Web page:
Thursday, December 3, 2009

Art of Portraiture

One the last things I did in Amsterdam was to visit the World Press Photo exhibition with Sulakshana in June last year. The World Press Photo is a worldwide photojournalism contest that was started by a Dutch group of photographers in 1956, which over the years has rewarded some of the most iconic images of our recent history. Think the baby with glassy eyes that embodies the Bhopal gas tragedy of 1984 or the lone man standing in front of tanks at the Tiananmen Square in 1989, they’ve all made it to the top of this contest.

The exhibition that I attended was of winners of 2007. One particular photo – the winner of the portraiture category – had us intrigued. It was a portrait of Vladimir Putin, which at first glance looked no more than his “mug shot” as Sulakshana elegantly put it. It was an intense close-up of Putin’s face against a light blue background that had appeared on the Times magazine cover. Of course, both of Sulakshana and I were photography novices so it was difficult to gauge on what grounds this portrait, and not the thousand others, won.

The reason became clear from the audio commentary by Platon, our alleged mug-shot taker, which accompanied the photograph. Platon first explained that it was probably the only portrait shot of Putin in existence. He is notoriously difficult to gain an interview with, and nobody before him had managed a personal one-on-one photo shoot. The Times magazine had initially been told that they would only be allowed to take Putin’s pictures as he was being interviewed for the article. The magazine’s request for a separate photo shoot had been denied. So essentially, Platon had few minutes after the interview to convince one of the most powerful and intimidating men in the world to sit for a photo shoot that he was reluctant over. And if he managed that – another few minutes to set up his camera, build a rapport with the famously cold president, and get a portrait that would do justice to both Putin’s stature and the Times cover.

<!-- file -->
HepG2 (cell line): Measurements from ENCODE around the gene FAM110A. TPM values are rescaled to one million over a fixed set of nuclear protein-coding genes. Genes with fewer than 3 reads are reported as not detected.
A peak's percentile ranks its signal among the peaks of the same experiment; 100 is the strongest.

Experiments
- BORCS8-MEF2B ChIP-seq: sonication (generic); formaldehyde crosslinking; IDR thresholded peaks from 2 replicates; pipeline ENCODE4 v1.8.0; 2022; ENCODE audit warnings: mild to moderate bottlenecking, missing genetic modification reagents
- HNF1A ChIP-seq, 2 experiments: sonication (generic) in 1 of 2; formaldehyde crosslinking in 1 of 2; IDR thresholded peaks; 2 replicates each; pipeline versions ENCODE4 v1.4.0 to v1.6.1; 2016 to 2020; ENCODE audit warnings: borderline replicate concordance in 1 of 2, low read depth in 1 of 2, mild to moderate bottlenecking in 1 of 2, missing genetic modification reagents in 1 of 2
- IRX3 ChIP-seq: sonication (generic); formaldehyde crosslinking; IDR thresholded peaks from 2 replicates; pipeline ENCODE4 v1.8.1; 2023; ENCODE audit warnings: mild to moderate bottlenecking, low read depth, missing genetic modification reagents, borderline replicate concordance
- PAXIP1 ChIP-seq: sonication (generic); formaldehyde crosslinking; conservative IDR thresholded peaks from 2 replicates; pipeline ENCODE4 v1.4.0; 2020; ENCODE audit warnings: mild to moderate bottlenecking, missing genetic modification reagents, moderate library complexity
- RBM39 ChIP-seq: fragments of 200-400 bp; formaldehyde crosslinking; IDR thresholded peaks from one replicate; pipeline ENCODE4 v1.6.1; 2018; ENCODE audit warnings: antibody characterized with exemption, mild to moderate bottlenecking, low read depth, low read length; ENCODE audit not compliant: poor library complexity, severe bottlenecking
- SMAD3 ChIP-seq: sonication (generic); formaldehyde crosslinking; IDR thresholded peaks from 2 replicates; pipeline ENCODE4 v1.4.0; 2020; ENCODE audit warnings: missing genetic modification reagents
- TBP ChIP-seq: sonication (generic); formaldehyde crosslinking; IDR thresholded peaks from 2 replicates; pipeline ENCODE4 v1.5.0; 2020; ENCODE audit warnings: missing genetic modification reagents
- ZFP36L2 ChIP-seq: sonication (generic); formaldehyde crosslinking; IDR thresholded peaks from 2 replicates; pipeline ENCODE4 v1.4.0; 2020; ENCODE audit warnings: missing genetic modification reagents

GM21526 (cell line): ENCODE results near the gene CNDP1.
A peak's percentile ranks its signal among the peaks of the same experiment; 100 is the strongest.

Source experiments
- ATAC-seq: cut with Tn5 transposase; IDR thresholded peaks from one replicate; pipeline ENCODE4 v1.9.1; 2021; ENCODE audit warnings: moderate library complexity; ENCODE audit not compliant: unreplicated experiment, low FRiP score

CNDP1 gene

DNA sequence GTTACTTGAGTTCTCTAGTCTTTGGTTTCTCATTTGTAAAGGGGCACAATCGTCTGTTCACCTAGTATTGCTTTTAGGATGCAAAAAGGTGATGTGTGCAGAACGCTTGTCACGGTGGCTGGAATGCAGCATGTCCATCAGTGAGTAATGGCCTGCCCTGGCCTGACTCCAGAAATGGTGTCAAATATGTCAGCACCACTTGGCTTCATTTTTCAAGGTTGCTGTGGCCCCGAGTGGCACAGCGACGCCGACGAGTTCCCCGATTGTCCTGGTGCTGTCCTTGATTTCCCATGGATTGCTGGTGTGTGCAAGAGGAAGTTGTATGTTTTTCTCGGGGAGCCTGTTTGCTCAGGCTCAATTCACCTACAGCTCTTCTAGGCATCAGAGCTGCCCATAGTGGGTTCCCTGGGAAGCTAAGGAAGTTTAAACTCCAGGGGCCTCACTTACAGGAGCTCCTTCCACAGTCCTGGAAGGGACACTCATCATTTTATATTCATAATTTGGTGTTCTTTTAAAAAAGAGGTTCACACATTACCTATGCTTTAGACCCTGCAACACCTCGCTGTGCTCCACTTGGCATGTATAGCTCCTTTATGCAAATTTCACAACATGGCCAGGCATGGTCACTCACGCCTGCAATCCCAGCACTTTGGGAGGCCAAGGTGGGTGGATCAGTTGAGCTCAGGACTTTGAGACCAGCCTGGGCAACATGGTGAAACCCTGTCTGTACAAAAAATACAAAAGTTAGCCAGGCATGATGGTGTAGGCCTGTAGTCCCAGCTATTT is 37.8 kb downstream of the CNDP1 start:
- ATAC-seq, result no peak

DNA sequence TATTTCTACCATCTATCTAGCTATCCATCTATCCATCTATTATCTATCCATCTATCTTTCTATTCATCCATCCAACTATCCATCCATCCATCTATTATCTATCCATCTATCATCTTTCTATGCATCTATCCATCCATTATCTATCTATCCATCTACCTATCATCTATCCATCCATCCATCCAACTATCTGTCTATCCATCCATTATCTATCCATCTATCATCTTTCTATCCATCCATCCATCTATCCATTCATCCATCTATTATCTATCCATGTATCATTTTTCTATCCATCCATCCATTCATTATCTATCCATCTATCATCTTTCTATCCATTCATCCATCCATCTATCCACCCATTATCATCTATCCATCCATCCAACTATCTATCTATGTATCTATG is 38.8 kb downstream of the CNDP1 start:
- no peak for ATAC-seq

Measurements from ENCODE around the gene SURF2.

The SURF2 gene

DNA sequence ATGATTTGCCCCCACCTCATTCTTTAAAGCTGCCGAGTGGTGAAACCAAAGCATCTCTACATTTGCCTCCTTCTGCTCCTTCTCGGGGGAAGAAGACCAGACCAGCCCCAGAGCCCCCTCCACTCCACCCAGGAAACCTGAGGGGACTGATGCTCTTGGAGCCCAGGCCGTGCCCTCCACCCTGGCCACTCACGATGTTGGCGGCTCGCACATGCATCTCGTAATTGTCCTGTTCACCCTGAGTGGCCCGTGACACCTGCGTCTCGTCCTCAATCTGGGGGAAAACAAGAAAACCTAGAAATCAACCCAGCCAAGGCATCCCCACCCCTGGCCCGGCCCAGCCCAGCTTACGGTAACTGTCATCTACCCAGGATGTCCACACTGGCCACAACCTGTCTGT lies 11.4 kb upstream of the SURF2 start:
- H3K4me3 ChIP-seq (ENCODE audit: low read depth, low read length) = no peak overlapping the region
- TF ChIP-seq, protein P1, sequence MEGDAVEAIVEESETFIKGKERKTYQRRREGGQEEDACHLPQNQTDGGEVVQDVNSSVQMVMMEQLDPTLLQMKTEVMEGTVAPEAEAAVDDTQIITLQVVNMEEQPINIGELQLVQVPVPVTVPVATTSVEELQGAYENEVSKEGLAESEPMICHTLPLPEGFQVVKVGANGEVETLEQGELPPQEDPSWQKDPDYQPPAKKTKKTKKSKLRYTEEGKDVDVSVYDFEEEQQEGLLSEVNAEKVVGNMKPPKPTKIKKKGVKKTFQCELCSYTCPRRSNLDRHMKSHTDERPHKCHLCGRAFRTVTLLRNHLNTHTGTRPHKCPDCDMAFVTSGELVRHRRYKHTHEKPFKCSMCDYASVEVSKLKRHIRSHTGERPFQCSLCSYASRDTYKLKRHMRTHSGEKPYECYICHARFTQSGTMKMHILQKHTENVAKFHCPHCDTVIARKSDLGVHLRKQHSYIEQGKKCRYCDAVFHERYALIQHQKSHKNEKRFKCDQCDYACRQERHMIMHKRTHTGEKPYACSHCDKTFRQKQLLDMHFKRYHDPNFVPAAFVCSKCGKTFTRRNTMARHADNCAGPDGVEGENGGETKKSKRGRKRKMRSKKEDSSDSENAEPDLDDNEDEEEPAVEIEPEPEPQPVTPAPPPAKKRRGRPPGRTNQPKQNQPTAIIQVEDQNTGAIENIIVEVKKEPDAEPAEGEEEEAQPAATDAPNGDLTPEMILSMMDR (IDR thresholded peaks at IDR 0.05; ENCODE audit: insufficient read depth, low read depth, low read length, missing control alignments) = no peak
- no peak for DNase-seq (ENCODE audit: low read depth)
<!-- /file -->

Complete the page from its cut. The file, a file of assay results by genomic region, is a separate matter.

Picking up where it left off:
And Platon achieved just that, and in style. The candour, ease and intimacy of that portrait is striking simply because the circumstances in which it was taken fought against those exact qualities. In that sense, the portrait deserved to win as much for what it told about Putin, as for what it didn’t tell about the difficult circumstances in which it was taken.

I was reminded of Putin’s portrait today because the latest issue of the New Yorker carries a slide show of portraits of world leaders taken by Platon recently during the UN summit. It is an amazing slice of history, of course. But the engaging audio commentary by Platon that accompanies each portrait also makes us understand and appreciate this difficult art much more.


The archive on the world press photo website is an amazing repository of world through the camera in the last 60 years. A definite must for journalism, photography and history lovers!

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